“Australia operates according to law and in our national interests and unless individuals are breaching laws in Australia, then that would not be an approach that we would take,” Payne said.
Australia’s travel warning of the risk of arbitrary detention in China “remains appropriate and unchanged,” she added.
ABC news director Gaven Morris said Birtles was brought back to Australia on the Australian government’s advice.
“This bureau is a vital part of the ABC’s international news-gathering effort and we aim to get back there as soon as possible,” Morris said.
“The story of China, its relationship with Australia and its role in our region and in the world is one of great importance for all Australians and we want to continue having our people on the ground to cover it,” he added.
The newspaper’s editor-in-chief, Michael Stutchbury, and editor, Paul Bailey, described the situation as “disturbing.”
“This incident targeting two journalists, who were going about their normal reporting duties, is both regrettable and disturbing and is not in the interests of a co-operative relationship between Australia and China,” they said in a statement.
Relations between China and Australia were already strained by Australia outlawing covert interference in politics and banning communications giant Huawei from supplying critical infrastructure. They have worsened since the Australian government called for an independent inquiry into the origins of and international responses to the coronavirus pandemic.
Australia’s journalist union, Media Entertainment and Arts Alliance, said China was no longer safe for foreign reporters.
“These outrageous attacks on press freedom place any foreign correspondents reporting from China at risk,” union president Marcus Strom said.
Birtles told reporters at Sydney’s airport that his departure was a “whirlwind and … not a particularly good experience.”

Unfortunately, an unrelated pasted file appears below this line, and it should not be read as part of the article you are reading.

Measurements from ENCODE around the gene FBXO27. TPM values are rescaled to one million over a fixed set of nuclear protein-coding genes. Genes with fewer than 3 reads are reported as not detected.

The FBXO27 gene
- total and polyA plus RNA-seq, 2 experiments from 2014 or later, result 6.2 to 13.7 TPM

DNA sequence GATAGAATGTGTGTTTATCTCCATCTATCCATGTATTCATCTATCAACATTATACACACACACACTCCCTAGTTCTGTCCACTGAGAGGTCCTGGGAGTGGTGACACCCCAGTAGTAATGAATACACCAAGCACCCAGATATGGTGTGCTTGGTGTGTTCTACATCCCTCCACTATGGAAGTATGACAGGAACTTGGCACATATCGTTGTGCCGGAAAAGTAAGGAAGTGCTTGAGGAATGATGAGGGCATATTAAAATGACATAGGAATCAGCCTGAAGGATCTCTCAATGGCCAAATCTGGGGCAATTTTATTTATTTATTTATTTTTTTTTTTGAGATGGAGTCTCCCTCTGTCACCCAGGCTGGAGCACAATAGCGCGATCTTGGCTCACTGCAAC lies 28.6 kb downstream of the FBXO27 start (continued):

“It’s very disappointing to have to leave under those circumstances and it’s a relief to be back in a country with genuine rule of law,” Birtles said.
Smith told his newspaper: “The late-night visit by police at my home was intimidating and unnecessary and highlights the pressure all foreign journalists are under in China right now.”
Smith said at the airport that he had felt “a little bit” threatened in China.
“It’s so good to be home, so happy, I can’t say any more at the moment, it’s such a relief to be home, so really happy,” Smith said.
“It was a complicated experience but it’s great to be here,” he added.
The Foreign Correspondents’ Club of China strongly condemned what it called the government’s “unprecedented harassment and intimidation” of the two.
“This effort to keep foreign journalists in China against their will marks a significant escalation of an ongoing, sustained Chinese government assault on media freedoms,” the club said in a statement Tuesday.
China expelled a record 17 foreign journalists in the first half of 2020 and recently delayed renewing the press cards of five others working for U.S. outlets — putting them at risk of expulsion — in tit-for-tat retaliation for Washington’s limits on Chinese reporters operating in the U.S. and delays in renewing the visas of others.
Local journalism is essential.
Give directly to The Spokesman-Review's Northwest Passages community forums series -- which helps to offset the costs of several reporter and editor positions at the newspaper -- by using the easy options below. Gifts processed in this system are not tax deductible, but are predominately used to help meet the local financial requirements needed to receive national matching-grant funds.
Subscribe to the Coronavirus newsletter
Get the day’s latest Coronavirus news delivered to your inbox by subscribing to our newsletter.